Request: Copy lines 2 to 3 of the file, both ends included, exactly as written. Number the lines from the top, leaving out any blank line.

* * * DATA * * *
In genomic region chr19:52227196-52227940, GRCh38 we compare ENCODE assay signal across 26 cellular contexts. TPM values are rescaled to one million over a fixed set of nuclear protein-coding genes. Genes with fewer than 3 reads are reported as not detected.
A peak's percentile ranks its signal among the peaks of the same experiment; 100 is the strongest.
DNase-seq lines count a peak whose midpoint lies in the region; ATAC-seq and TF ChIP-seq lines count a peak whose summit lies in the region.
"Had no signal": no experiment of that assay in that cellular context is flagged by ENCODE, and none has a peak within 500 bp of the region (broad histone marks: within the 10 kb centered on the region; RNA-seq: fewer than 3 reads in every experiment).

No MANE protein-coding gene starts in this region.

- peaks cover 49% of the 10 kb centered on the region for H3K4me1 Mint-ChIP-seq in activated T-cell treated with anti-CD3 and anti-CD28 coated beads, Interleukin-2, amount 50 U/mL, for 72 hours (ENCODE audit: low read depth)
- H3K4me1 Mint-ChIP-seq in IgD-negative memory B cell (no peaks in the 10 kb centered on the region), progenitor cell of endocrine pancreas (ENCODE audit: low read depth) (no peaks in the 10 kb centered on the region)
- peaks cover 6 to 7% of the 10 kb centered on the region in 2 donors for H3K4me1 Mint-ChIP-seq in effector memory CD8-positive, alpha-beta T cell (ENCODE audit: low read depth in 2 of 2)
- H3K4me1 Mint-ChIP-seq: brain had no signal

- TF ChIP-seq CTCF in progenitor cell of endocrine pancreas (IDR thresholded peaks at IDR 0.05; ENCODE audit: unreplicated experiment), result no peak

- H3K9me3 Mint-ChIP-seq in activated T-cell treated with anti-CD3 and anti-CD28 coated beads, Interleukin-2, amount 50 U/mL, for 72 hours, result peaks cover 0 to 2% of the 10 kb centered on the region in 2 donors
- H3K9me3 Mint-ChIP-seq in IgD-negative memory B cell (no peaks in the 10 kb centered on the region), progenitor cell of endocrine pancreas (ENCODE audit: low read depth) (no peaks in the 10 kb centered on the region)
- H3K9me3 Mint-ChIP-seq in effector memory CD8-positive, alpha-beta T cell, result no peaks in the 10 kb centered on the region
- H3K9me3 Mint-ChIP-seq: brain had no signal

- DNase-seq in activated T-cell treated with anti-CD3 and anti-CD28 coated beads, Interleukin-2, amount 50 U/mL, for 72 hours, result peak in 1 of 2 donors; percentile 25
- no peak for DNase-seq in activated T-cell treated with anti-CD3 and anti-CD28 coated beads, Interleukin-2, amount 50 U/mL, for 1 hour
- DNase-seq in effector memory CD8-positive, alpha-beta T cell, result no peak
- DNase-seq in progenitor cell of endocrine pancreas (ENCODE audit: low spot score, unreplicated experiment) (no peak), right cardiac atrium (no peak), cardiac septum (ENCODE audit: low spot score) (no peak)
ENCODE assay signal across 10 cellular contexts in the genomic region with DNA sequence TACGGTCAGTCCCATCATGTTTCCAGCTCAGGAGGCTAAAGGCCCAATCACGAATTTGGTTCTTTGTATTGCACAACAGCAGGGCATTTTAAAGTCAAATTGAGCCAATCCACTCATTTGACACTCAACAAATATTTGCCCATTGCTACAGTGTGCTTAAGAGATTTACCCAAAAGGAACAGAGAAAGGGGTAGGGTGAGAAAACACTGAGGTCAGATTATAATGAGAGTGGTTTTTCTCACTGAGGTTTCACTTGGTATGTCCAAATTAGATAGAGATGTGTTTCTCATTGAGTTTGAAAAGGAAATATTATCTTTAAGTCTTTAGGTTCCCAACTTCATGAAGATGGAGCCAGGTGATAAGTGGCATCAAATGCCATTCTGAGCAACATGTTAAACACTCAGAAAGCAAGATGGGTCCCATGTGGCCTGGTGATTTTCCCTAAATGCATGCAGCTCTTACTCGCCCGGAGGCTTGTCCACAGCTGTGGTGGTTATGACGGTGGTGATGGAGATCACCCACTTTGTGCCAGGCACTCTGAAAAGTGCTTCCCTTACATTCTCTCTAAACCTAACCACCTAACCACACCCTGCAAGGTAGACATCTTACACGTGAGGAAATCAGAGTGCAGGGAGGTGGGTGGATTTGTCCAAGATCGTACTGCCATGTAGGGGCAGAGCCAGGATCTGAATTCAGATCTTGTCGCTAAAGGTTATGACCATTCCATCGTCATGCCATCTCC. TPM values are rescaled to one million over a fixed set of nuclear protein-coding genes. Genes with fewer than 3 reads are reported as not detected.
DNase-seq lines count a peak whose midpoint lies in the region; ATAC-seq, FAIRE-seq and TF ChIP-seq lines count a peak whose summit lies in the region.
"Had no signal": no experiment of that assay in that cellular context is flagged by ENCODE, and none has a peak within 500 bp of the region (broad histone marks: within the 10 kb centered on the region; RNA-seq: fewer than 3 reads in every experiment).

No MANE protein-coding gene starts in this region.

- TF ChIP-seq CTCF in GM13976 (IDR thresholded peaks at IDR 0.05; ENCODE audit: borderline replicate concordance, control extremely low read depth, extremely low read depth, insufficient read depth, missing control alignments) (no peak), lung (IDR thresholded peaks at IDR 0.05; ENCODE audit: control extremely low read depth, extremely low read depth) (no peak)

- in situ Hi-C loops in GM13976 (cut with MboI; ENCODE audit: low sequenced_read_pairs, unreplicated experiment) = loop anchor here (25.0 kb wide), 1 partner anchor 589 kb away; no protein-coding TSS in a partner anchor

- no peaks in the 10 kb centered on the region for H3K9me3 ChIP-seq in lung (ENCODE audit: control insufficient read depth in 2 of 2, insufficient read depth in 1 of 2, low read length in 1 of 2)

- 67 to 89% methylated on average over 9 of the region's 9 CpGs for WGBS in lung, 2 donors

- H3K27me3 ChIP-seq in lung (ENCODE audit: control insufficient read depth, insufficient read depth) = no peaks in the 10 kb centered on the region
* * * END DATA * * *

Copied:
A peak's percentile ranks its signal among the peaks of the same experiment; 100 is the strongest.
DNase-seq lines count a peak whose midpoint lies in the region; ATAC-seq and TF ChIP-seq lines count a peak whose summit lies in the region.